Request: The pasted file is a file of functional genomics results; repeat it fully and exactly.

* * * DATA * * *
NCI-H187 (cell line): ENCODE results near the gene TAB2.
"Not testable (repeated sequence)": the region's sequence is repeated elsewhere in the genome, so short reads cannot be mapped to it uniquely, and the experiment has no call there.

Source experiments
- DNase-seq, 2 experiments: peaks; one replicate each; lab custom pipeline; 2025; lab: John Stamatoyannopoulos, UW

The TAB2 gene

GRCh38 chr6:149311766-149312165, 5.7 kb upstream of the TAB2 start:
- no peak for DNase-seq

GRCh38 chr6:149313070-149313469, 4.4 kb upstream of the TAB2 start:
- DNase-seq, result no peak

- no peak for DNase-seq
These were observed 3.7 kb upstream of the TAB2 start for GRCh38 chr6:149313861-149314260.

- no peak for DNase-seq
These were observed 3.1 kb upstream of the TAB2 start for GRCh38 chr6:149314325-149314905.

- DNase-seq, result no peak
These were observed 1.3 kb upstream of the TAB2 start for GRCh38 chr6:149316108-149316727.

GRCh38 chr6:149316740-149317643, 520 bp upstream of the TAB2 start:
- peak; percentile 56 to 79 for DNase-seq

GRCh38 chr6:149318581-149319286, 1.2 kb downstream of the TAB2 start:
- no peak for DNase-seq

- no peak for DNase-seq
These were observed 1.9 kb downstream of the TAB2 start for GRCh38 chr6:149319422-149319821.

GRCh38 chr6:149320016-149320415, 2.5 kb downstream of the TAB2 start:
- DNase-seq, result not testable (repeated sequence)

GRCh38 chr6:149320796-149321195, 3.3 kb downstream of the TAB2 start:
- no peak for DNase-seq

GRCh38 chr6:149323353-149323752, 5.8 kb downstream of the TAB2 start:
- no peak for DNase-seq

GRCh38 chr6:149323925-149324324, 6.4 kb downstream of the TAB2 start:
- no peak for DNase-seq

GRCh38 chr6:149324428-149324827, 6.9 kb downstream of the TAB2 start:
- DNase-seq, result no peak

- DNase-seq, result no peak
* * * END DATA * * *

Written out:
NCI-H187 (cell line): ENCODE results near the gene TAB2.
"Not testable (repeated sequence)": the region's sequence is repeated elsewhere in the genome, so short reads cannot be mapped to it uniquely, and the experiment has no call there.

Source experiments
- DNase-seq, 2 experiments: peaks; one replicate each; lab custom pipeline; 2025; lab: John Stamatoyannopoulos, UW

The TAB2 gene

GRCh38 chr6:149311766-149312165, 5.7 kb upstream of the TAB2 start:
- no peak for DNase-seq

GRCh38 chr6:149313070-149313469, 4.4 kb upstream of the TAB2 start:
- DNase-seq, result no peak

- no peak for DNase-seq
These were observed 3.7 kb upstream of the TAB2 start for GRCh38 chr6:149313861-149314260.

- no peak for DNase-seq
These were observed 3.1 kb upstream of the TAB2 start for GRCh38 chr6:149314325-149314905.

- DNase-seq, result no peak
These were observed 1.3 kb upstream of the TAB2 start for GRCh38 chr6:149316108-149316727.

GRCh38 chr6:149316740-149317643, 520 bp upstream of the TAB2 start:
- peak; percentile 56 to 79 for DNase-seq

GRCh38 chr6:149318581-149319286, 1.2 kb downstream of the TAB2 start:
- no peak for DNase-seq

- no peak for DNase-seq
These were observed 1.9 kb downstream of the TAB2 start for GRCh38 chr6:149319422-149319821.

GRCh38 chr6:149320016-149320415, 2.5 kb downstream of the TAB2 start:
- DNase-seq, result not testable (repeated sequence)

GRCh38 chr6:149320796-149321195, 3.3 kb downstream of the TAB2 start:
- no peak for DNase-seq

GRCh38 chr6:149323353-149323752, 5.8 kb downstream of the TAB2 start:
- no peak for DNase-seq

GRCh38 chr6:149323925-149324324, 6.4 kb downstream of the TAB2 start:
- no peak for DNase-seq

GRCh38 chr6:149324428-149324827, 6.9 kb downstream of the TAB2 start:
- DNase-seq, result no peak

- DNase-seq, result no peak